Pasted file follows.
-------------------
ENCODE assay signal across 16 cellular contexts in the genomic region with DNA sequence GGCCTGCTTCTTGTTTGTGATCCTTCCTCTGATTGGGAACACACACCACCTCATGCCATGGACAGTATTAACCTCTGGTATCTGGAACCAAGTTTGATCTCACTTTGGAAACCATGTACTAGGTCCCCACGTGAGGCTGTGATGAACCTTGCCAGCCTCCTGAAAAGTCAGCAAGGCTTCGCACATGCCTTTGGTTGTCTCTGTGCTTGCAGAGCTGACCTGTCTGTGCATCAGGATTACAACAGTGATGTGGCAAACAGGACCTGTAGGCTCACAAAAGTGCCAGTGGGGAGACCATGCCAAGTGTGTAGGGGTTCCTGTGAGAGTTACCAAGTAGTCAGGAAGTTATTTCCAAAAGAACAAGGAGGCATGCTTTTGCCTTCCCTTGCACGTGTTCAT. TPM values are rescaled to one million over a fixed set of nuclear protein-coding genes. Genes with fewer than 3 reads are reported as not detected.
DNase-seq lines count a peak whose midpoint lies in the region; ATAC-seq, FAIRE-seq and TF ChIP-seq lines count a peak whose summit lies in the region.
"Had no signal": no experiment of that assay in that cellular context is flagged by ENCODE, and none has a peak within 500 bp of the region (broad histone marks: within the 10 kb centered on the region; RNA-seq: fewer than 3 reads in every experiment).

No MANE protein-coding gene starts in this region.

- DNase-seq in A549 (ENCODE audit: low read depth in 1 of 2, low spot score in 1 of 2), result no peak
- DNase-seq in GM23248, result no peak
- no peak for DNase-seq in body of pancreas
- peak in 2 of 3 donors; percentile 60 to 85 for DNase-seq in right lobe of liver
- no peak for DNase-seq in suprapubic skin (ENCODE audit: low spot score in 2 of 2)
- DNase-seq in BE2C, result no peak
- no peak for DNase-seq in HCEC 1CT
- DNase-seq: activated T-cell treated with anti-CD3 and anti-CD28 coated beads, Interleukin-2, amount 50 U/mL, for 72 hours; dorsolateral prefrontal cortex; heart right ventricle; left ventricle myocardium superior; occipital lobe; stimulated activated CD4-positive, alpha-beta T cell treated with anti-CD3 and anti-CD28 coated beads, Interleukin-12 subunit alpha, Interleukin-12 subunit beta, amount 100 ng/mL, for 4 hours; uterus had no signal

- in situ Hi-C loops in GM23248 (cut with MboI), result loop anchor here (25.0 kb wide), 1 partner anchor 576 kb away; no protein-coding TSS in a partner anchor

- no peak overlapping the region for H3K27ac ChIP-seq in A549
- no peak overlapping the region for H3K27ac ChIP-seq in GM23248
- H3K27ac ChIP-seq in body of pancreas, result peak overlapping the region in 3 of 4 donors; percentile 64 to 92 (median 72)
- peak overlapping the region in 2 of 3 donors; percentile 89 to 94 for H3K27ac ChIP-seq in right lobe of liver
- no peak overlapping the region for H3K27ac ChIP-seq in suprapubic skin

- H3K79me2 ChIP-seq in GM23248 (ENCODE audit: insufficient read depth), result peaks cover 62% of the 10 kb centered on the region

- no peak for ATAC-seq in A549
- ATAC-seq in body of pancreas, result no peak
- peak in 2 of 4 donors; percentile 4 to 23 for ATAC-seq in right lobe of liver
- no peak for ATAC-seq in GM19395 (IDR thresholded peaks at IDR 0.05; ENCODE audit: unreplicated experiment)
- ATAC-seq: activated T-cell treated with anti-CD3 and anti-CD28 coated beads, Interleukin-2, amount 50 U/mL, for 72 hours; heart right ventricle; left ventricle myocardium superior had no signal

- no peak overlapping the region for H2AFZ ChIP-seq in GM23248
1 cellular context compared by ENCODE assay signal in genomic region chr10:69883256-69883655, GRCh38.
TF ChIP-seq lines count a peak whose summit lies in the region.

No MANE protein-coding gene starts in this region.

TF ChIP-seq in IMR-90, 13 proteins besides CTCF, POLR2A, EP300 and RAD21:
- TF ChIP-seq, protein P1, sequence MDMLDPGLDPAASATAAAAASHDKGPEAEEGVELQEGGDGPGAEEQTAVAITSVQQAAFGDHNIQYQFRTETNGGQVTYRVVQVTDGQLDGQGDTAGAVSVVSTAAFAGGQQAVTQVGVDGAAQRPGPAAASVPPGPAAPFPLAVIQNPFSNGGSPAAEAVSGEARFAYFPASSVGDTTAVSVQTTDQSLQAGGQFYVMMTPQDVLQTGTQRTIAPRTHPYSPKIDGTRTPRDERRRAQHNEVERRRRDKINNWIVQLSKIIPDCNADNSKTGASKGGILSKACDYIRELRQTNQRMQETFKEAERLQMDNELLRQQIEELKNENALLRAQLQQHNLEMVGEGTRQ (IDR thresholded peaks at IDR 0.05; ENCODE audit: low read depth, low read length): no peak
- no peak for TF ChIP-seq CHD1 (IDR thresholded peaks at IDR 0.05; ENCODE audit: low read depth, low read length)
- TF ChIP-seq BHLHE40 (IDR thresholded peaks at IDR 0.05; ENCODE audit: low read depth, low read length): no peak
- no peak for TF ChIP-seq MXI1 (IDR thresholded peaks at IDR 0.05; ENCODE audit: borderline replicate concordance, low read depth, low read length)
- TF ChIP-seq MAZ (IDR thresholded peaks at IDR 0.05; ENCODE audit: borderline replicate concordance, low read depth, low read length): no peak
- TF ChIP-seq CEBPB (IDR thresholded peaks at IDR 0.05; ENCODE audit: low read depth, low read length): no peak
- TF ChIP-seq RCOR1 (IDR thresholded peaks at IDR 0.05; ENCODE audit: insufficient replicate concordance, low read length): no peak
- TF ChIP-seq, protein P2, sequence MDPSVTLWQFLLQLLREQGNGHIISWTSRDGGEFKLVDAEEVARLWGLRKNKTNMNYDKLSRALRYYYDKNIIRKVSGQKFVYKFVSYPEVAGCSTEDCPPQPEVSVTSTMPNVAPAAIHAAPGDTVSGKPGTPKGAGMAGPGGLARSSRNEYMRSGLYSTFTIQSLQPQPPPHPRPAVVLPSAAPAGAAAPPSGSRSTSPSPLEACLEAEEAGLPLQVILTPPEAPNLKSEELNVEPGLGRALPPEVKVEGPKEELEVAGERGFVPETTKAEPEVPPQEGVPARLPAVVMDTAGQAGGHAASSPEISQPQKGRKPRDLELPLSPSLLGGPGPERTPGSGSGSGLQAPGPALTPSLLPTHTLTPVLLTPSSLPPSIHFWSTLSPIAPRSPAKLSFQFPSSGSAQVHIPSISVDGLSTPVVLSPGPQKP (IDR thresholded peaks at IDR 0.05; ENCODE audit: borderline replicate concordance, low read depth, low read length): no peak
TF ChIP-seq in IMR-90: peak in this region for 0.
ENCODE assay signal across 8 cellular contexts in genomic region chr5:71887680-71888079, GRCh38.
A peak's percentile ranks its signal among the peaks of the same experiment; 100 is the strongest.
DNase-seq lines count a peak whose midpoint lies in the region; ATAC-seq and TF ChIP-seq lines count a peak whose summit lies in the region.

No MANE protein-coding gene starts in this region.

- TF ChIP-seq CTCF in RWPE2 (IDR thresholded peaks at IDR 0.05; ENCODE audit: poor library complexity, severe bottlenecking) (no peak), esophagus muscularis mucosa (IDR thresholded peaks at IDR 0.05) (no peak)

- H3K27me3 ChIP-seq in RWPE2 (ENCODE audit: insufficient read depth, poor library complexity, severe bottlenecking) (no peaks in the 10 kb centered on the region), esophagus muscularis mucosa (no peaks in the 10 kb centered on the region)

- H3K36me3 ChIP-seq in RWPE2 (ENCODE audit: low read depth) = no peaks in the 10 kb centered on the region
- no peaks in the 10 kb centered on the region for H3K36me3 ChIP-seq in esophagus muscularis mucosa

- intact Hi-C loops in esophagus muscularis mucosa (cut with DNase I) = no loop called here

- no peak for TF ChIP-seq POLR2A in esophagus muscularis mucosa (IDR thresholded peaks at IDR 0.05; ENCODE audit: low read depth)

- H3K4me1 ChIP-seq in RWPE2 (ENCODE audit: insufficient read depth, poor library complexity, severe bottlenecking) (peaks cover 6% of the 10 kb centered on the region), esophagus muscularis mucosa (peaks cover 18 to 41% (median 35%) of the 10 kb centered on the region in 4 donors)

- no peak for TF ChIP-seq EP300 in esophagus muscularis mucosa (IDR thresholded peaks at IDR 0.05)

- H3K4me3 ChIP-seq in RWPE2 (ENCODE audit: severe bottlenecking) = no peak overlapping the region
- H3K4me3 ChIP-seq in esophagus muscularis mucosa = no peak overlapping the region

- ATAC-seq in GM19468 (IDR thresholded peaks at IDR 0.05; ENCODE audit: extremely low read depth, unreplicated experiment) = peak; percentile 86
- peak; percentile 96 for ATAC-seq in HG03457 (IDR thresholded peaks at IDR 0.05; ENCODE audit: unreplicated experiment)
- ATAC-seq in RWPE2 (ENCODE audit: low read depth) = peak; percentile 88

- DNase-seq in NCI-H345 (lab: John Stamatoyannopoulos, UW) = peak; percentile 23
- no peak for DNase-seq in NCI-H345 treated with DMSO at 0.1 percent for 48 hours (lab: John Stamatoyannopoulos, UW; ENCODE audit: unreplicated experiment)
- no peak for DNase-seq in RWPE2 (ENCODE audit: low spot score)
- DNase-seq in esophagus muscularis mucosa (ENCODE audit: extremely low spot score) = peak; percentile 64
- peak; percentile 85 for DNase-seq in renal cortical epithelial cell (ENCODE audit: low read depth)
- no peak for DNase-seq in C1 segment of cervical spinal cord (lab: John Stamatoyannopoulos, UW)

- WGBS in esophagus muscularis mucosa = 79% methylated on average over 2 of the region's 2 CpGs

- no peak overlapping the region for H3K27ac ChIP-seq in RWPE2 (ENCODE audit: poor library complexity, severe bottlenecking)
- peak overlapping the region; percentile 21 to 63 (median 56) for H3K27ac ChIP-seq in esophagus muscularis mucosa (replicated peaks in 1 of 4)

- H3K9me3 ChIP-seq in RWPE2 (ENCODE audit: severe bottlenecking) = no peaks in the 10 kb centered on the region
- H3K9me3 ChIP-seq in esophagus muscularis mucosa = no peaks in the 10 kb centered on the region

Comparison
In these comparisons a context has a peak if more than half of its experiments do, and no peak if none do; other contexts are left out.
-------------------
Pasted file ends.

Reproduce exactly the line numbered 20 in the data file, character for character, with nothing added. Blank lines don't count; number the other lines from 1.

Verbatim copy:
- no peak for ATAC-seq in A549